your problemm is in the ignition control box on the left side of your bike under the left side cover I had the same problem with mine replae it and go riding with no worrys.

James wrote at 2008-04-24 18:03:40

I believe your problem could possibly be in one of your ignition coils. Usually there are good or bad but it's possible that when one of the coils gets hot it shuts down usually to a crack in the case of the coil or internally with a short caused by expansion and ground the coil out. Check all the ingnition coils resistance and compare to the shop manuals specs. Also another problem could lie in the pulser coil that supplies voltage to the igntion coils. Check the wiring from the pulse coils to the ignition coil for possible shorts or bare wires. If every thing checks out good with the ignition coils and the pulser coils and associated wiring the problem coul lie in the main ignition switch. Good luck

Fourcammer wrote at 2008-06-30 03:01:48

I have an 82 Seca Turbo that I bought new, and ride regularly.  A very good motorcycle. I have been a bike tech for over 40 years, and I'm pretty good with electrical.

Symptomatically, it appears you're losing a pair of cylinders, either 1-4 or 2-3 since each pair are on a twin-lead ignition coil.  Since you lose the tach at the same time, either the coil is going away, or the electronic switching is winking out.  A very common cause of dropped ignition is a sporadic pulse from the trigger or "pick-up" coil, either because it is going away, or because it has a connection problem. The XS1100 Yamahas were notorious for severing the pulse coil wires because they had a moving mounting plate operated by a vacuum advance cannister.  The constant flexing of the wires eventually severed them, and then you had random drop out of one of the coils, which took out its two cylinders.

Your bike runs the tach off of the coil attached to the gray wire in the harness. Both coils are fed hot juice on a red/white wire, but one connects to orange, and the other to gray on the switching (negative) side.  The wiring schematic shows the tach pulse is taken from the gray wire, but doesn't tell me whether it's 1-4 coil or the 2-3 coil, and I'm not disposed to remove my fuel tank for a peak.  My guess would be 1-4, but it really doesn't matter at this point in the diagnosis.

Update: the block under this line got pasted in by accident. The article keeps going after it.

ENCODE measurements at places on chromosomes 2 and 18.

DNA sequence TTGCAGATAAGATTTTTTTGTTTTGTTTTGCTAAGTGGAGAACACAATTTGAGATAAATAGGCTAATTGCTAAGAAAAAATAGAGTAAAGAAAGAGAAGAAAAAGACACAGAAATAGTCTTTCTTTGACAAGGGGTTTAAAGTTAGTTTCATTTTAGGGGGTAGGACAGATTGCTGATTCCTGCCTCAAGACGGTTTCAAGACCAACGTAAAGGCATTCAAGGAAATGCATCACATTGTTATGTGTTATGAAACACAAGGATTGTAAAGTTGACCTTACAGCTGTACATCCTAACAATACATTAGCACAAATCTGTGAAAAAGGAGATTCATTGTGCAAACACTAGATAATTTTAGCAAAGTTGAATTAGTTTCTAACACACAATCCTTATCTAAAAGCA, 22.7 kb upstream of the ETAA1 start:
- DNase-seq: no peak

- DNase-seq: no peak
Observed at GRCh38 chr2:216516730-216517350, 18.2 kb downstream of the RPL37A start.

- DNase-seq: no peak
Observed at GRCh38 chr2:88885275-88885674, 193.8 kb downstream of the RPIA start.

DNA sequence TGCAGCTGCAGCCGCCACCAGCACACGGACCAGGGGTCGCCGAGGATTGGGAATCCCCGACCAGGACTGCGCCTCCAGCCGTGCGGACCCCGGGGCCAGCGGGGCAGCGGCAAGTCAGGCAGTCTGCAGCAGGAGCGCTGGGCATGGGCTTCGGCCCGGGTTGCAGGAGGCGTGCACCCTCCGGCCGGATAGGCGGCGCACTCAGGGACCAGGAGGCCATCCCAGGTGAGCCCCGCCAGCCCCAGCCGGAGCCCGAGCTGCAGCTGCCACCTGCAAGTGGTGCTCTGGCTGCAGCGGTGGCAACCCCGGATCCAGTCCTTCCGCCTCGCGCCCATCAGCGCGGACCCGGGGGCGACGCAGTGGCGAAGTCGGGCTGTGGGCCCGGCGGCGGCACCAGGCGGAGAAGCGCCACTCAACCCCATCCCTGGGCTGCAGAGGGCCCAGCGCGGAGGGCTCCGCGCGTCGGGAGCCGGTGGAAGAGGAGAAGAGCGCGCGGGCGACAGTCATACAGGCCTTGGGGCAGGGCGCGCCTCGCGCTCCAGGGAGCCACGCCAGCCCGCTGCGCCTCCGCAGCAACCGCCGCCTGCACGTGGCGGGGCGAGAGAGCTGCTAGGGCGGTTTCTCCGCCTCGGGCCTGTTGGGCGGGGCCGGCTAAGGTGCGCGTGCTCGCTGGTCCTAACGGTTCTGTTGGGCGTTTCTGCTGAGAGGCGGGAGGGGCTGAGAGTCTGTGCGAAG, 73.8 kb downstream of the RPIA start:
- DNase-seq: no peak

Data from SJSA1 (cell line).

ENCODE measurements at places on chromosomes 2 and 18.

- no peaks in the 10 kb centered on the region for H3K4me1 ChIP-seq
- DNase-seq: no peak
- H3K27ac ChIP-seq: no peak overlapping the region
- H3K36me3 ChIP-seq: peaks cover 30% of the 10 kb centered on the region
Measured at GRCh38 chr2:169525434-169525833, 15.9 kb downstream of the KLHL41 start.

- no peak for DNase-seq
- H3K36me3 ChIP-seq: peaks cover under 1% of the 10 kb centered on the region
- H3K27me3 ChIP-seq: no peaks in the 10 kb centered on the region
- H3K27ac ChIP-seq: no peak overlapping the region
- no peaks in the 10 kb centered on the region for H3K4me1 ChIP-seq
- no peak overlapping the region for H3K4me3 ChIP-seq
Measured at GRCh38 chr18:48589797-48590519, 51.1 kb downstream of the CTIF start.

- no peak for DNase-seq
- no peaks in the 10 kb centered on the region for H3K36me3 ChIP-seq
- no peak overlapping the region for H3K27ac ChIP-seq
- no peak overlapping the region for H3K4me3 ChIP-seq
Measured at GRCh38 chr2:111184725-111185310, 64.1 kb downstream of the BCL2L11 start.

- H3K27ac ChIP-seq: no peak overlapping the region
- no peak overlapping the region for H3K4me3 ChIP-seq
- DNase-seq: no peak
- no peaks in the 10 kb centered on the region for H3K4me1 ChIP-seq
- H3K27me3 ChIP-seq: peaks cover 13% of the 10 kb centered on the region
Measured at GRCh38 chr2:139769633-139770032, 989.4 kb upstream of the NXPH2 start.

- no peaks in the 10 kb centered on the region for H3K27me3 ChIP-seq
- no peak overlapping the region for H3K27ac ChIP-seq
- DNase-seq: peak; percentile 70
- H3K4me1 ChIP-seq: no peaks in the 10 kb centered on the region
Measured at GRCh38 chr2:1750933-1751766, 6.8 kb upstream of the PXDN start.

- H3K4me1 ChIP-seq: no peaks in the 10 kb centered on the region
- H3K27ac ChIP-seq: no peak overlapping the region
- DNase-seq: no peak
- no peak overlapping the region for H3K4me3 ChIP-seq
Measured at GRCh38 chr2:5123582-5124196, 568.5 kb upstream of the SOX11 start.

So, check your pick-up coil connections (pick-up coils are under the left side crank end cover), and do a resistance check through the coils.  They should be almost exactly the same at about 120 ohms.

Also check your coils for visible cracks, the coil connections, spark plug caps and wires, and the plug-in connections at the ignition module (right side of bike, under the body fairing).  Look for corrosion and poor connections.  Sometimes the flat terminals in those multi-plug connectors aren't snapped in good, and they push out the back of the connector when plugged together, and that results in a poor connection that can become a random open.

What you have is probably not a "short" (that usually blows fuses), but a sporadic "open" or disconnected circuit. Historically, the XJ series engines have been very reliable electronically, so I think you have either a bad connection (either at the coil, at the pick-up coil connectors, or at the ignition module), or a failing pick-up coil, that may be nothing more than a compromised wire.  The only kind of "short" that would drop out a coil, but not take out a fuse would be a bare spot on the pick-up wire that's interrupting the signal to the ignition module when it grounds out.  That is usually the result of crash damage.

If you don't find any compromised connections, and the pick-up coils test good, then try a coil off of just about any other XJ model. There are lots of them around.